If you ever took a speech class in high school or college, you were probably told (and shown) to stand and deliver a presentation behind a lectern. Standing behind the lectern is “old school” speaker protocol that doesn’t fly with today’s audiences. You were taught that by an instructor that was either more traditional and believed in lecturing or by someone untrained in proper presentations skills, which is normally the case since schools stopped offering offer public speaking classes in the past 15-20 years and require presentations in other classes like English and History. (But not teaching students how to present gives me a reason to coach presentations, so it isn’t all bad.) So you’re probably wondering why you shouldn’t stand behind the lectern and potentially what is a lectern, in case you’ve always called it a podium.
First off, a lectern is a tall stand with a sloping top to hold a book or notes, and from which someone, typically a preacher or lecturer, can read while standing up. That stand is not called a podium, which many people mix up. A podium is the raised platform that a lectern may sit on top of so the audience can see the presenter better. (I wrote about it a few months back – Presentation and Public Speaking Terms to Know)
9 Reasons NOT to Present Behind a Lectern
- It creates a physical barrier between you and your audience, which leads to a psychological barrier in both your mind and in the minds of your audience members.
- If you’re short like me, a tall lectern could make it challenging for you to see your audience and it could dwarf you, minimizing your power as the thought leader,
- A lectern prevents you from engaging your audience,
- Encourages you to lecture your audience instead of educating them.
- Just seeing a lectern makes your audience feel they’re about to be lectured, even before you say a word, so they’re more inclined to tune you out.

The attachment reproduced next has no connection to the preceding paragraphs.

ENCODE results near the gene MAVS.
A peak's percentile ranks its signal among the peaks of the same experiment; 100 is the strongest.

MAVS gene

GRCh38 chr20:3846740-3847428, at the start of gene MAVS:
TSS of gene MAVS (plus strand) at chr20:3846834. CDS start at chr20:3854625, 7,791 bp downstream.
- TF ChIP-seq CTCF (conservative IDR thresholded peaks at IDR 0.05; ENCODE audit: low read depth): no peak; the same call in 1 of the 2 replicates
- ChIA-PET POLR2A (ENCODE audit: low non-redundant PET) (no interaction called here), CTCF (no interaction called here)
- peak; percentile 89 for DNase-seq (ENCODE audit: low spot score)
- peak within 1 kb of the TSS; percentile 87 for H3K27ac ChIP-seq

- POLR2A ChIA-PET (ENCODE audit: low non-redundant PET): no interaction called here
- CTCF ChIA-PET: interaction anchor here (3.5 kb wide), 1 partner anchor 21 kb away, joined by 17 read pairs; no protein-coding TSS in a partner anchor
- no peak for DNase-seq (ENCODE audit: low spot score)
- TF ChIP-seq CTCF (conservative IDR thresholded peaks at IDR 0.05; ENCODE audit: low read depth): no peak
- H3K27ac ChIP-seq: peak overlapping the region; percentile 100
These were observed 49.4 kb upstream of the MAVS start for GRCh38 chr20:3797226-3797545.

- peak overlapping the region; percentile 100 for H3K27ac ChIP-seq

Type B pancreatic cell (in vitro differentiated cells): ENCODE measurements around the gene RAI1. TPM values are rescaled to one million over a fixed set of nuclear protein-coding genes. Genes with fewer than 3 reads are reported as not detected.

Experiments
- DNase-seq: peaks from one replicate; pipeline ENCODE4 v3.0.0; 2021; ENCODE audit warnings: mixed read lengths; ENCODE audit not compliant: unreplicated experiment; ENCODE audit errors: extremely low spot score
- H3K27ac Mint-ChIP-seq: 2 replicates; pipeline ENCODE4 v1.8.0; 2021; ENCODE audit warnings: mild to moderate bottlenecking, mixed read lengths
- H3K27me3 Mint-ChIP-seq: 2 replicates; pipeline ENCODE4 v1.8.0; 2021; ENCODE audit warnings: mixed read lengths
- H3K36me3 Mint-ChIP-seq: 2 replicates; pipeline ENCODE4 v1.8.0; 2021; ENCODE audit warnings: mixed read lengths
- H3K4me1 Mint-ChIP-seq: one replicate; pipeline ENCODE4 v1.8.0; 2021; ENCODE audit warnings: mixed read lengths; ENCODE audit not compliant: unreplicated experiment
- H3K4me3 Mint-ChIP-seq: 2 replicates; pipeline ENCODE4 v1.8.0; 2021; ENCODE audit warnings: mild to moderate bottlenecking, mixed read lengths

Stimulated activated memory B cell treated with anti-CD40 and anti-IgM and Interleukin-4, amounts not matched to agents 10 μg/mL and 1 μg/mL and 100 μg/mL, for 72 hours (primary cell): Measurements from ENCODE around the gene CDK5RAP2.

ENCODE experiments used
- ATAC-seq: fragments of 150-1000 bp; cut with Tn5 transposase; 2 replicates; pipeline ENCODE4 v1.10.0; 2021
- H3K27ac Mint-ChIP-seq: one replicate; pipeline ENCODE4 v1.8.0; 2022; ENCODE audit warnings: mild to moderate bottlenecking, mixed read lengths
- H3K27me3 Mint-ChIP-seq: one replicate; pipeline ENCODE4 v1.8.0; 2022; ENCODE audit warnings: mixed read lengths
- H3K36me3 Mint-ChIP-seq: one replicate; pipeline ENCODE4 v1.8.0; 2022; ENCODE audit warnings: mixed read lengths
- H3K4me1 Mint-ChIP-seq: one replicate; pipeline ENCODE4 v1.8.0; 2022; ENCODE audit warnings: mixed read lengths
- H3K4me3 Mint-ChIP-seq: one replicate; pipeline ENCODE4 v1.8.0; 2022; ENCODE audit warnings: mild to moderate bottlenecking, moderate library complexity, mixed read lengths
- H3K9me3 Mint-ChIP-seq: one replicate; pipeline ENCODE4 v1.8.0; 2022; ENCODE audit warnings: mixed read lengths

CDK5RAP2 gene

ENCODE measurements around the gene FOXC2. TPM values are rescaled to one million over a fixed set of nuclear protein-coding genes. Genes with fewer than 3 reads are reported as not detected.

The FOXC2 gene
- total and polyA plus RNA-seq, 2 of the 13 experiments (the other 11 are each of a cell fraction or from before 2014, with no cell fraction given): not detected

- Entices you to lean on the lectern, the bad posture makes it difficult for your audience to hear you, especially if you have an accent because you will speak less clearly when too relaxed. Bad posture can make your audience struggle to hear you, even if wearing a microphone.
- Leads you grab hold off the stand with a “death grip”, which actually increases any fears of speaking in front of an audience.
- Discourages natural hand gestures, making you feel awkward and timid as a speaker.
- Encourages you to read a script or outline, which is boring for your audience to listen to and prevents you from engaging with your audience.
6 Reasons Why I Recommend You Presenting Without a Lectern
- You’re more approachable as the speaker and more trusting without the physical and mental barrier.
- You’ll feel more a part of the audience when you can move amongst the crowd and across the stage.
- You’ll be able to make better eye contact if walking amongst the audience and as you move around the stage. (Keep in mind that you don’t want to pace though.)
- Advanced presentation tip – use different parts of the stage to break up your story, such as standing in the back of the stage for the “before” and the front of the stage for the “after” or stand closer to the audience when sharing something personal.
- You’ll speak more naturally with your hands unrestricted because you can gesture with your hands, which allows you to settle in quicker because it feels like a conversation with friends instead of talking to a group of strangers.
- You’ll prepare better knowing you can’t read your notes (or slides), so your audience is engaged more and they will see you as the thought leader.
- You’ll be more engaging, create a connection with your audience, and have more fun presenting.
Oddly, standing behind a lectern makes you more vulnerable because you feel like it is you versus the audience, instead of being part of the audience. Your blood pressure and anxiety will increase instead of speaking naturally and having your fears subside after a couple of minutes.
Next time you’re presenting and a lectern is available, step aside and use up your stage (or floor if there is no podium) to engage your audience and have more fun. (Bypassing the lectern is another reason to use a presentation remote.)
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How Speak Simple Can Help You
Win more work, increasing your billing rate, and prospects coming to you are all results of being an excellent presenter. Erica Olson created Speak Simple to help technical professionals to become comfortable presenting and excel at each presentation, whether a bid presentation or an educational, content marketing presentation. Learn more about Speak Simple’s flagship program is SpeakU, a self-guided presentation training program.